FOJAB's program item MÖLLAN VOICES - EMPOWERING THE LOCAL PERSPECTIVES wants to explore how several different local perspectives can be expressed in the urban development process and what different future images can look like.

Why do we do it?
The purpose of our program item MÖLLAN VOICES - EMPOWERING THE LOCAL PERSPECTIVES is to:

  • Explore why Möllan residents and workers choose to be there, how they use the public space in their neighborhood, and what their dreams and visions are for the future of Möllan.
  • Explore alternative ways to empower local residents and workers to influence urban development in their area.
  • Create a better basis for architects to fulfill their task of taking in and understanding an entire neighborhood and the different perspectives that exist there, in order to sustainably plan for the future of Möllan and Malmö.
  • Involve and work across disciplines, showing and strengthening the diversity and differences of Malmö.
  • Create a Möllan guide, for Möllan today and for Möllan's future, by and for Möllan residents, workers and entrepreneurs at Möllan.

What do we want to do?
The first part of our program is a survey of the local! Using a questionnaire, we will collect information, thoughts and ideas from residents, active visitors and business owners in Möllan. Then creators (image makers, photographers, musicians, etc.) will interpret and interpret the answers. Our idea is for creative people to create their own works and future images of Möllan. Each creator will exhibit their work in FOJAB's premises for one week each in September. The public will also be invited to view the images of the future.

The final part of our program will be an Architecture Salon on 27 September on the theme of culture, knowledge and urban development. Then we will discuss the results and show all future images. The panel includes Anna Jonsson, associate professor and organization researcher at the Department of Business Administration at Lund University and SIR, Stockholm School of Economics Institute for Research, at the Stockholm School of Economics. Anna has also written a opinion piece on Malmö in the Making where she points out how important it is to consider how the knowledge and lessons of a broader dialogue are utilized in the project.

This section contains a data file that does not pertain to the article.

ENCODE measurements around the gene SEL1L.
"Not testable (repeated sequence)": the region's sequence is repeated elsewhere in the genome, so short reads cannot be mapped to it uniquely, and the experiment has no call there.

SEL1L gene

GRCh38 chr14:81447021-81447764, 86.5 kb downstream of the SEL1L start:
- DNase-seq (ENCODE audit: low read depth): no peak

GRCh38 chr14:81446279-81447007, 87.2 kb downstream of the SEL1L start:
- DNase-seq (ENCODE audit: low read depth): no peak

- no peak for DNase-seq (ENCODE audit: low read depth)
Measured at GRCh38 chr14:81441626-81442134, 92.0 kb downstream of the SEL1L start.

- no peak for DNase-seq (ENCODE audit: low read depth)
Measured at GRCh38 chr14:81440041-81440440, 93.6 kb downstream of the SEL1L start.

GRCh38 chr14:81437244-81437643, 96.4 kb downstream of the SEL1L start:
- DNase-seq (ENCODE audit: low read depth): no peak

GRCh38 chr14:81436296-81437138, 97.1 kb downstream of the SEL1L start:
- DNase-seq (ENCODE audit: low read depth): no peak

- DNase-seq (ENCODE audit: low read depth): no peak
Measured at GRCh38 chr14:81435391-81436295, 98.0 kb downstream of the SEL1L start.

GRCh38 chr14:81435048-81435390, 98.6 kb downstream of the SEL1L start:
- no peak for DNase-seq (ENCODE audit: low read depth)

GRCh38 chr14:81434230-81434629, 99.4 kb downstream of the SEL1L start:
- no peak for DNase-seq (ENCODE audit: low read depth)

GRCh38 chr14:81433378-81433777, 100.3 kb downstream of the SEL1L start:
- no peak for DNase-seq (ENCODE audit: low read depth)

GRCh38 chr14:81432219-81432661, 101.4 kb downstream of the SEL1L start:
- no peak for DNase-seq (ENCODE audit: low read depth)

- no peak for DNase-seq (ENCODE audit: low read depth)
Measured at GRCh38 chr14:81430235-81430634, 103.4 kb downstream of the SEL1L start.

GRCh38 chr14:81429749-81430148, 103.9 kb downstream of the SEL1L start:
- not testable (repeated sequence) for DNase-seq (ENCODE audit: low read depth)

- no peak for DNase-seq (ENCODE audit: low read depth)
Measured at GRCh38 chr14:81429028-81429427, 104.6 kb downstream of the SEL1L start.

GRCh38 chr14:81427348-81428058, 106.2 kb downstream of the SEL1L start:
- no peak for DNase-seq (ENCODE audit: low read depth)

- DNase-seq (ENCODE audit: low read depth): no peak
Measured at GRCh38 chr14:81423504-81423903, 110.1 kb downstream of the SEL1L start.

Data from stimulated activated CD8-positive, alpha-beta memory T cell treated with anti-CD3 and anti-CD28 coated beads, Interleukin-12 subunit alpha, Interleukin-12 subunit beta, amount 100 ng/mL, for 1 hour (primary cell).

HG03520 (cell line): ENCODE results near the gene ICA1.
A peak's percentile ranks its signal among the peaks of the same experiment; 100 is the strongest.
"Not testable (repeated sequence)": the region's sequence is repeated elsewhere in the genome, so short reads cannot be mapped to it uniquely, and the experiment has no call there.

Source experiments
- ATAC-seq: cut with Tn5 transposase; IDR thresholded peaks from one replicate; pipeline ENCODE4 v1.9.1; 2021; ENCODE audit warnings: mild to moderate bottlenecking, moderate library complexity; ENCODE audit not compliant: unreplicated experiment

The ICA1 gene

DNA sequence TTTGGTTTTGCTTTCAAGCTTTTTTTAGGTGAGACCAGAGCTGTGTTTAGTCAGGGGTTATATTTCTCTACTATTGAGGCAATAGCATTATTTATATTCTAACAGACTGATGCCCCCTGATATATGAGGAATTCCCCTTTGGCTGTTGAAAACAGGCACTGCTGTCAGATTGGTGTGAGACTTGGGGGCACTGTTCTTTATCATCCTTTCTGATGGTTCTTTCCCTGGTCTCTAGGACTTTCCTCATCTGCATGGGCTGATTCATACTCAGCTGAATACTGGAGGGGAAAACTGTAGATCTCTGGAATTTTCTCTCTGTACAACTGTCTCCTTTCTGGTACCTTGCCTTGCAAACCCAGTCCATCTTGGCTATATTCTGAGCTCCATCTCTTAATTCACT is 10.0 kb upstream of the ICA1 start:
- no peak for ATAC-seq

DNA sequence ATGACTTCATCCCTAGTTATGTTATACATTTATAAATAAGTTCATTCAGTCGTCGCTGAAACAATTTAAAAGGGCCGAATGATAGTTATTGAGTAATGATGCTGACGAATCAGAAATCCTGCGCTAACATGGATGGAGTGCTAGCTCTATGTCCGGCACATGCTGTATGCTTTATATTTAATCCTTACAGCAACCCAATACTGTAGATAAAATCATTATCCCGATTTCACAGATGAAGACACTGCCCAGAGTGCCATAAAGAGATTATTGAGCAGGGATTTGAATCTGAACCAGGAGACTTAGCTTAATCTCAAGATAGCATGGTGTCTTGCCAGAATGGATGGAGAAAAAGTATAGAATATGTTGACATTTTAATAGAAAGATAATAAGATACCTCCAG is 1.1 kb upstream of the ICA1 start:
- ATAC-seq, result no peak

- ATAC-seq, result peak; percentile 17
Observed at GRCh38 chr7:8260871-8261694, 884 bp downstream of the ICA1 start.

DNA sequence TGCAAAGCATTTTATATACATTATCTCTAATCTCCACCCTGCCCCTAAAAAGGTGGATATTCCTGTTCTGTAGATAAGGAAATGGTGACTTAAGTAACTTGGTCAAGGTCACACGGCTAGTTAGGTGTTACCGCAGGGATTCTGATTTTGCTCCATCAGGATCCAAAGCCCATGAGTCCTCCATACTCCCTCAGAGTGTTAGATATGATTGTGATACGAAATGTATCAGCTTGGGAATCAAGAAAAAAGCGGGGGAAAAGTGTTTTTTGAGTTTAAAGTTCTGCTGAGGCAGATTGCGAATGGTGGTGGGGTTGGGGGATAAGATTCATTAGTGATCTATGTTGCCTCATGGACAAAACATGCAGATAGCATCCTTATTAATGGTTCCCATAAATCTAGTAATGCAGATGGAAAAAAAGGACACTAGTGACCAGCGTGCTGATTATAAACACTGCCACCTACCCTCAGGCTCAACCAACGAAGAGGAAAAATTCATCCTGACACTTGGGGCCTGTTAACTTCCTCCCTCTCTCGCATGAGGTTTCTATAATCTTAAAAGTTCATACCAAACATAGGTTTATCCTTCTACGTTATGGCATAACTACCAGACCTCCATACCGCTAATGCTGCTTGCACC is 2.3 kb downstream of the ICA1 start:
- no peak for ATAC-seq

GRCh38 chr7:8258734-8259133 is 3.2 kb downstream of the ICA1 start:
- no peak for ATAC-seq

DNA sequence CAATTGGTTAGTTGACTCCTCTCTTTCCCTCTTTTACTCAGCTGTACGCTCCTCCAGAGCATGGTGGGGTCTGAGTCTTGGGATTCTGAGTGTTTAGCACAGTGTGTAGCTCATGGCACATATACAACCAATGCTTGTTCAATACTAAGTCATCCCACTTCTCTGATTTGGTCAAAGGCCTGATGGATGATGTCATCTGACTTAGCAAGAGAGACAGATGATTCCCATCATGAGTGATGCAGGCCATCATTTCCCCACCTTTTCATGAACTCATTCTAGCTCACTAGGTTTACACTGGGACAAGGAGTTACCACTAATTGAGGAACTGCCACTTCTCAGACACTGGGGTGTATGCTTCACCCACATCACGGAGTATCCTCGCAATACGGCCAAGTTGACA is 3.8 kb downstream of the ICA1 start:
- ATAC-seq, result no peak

More about Malmö in the Making at malmo.se

Contact persons:
Magdalena Hedman
Nellie Stenvall

FOJAB's architecture educator raises children's voices

FOJAB's architecture educator raises children's voices

FOJAB's architecture educator raises children's voices

Three years ago, the UN Convention on the Rights of the Child became Swedish law. In her role as an architect and architecture educator at FOJAB, Kristina Kember puts words into action and empowers children to influence their local environment:
- This involves both increase interest in architecture among children and young people and give them tools to use their influence.

What is an architecture educator?

- An architectural educator is an architect with knowledge of working with children and young people, who can act as a link between schools and preschools and those who plan and design. There are many different ways to work with children's dialogue, such as analysis and reflection, creativity, exploration with all their senses and democratic processes. The aim is to give children the tools to express their opinions and to participate in influencing their living environment.

Why are architectural educators needed?

- Since the UN Convention on the Rights of the Child became Swedish law in 2020, children's legal influence over the local environment has been strengthened, but for the child's perspective to really have an impact, we adults need to prioritize and work actively with these issues. In dialogue work, we need to find a common language so that adults and children together can talk about and investigate how they experience a room or a place in the city, for example.

- At FOJAB, we have developed methods for involving users early in the process and have good experience of dialoguing with schools. Working directly with children and young people is important but also very fun and we learn a lot in the process.

Why are children's perspectives important when planning and building?

- Of course, it is particularly important to take care of a group that cannot make its voice heard. When cities are densified, green spaces and public places are scarce in the development process. Children who may not have much space at home are particularly affected by the lack of social spaces. We must also be vigilant in ensuring that school and preschool playgrounds are not reduced in size and think about how to create environments that are safe, that inspire joy of movement and provide space to play freely.

What exactly do you do as an architectural educator?

- One example of my role as an architectural educator was the new school in Mörrum, which FOJAB designed. A few months after the opening, we met with the students to hear their thoughts on their new environment. We wanted to get their views on what works and what doesn't, whether they had suggestions for improvements, and how they experience and use different parts of their school. For two days we met with students from grades 1, 3 and 6. We did various exercises and talked about everything from form and function, light and acoustics to choice of materials, experience and feeling.

What did you learn?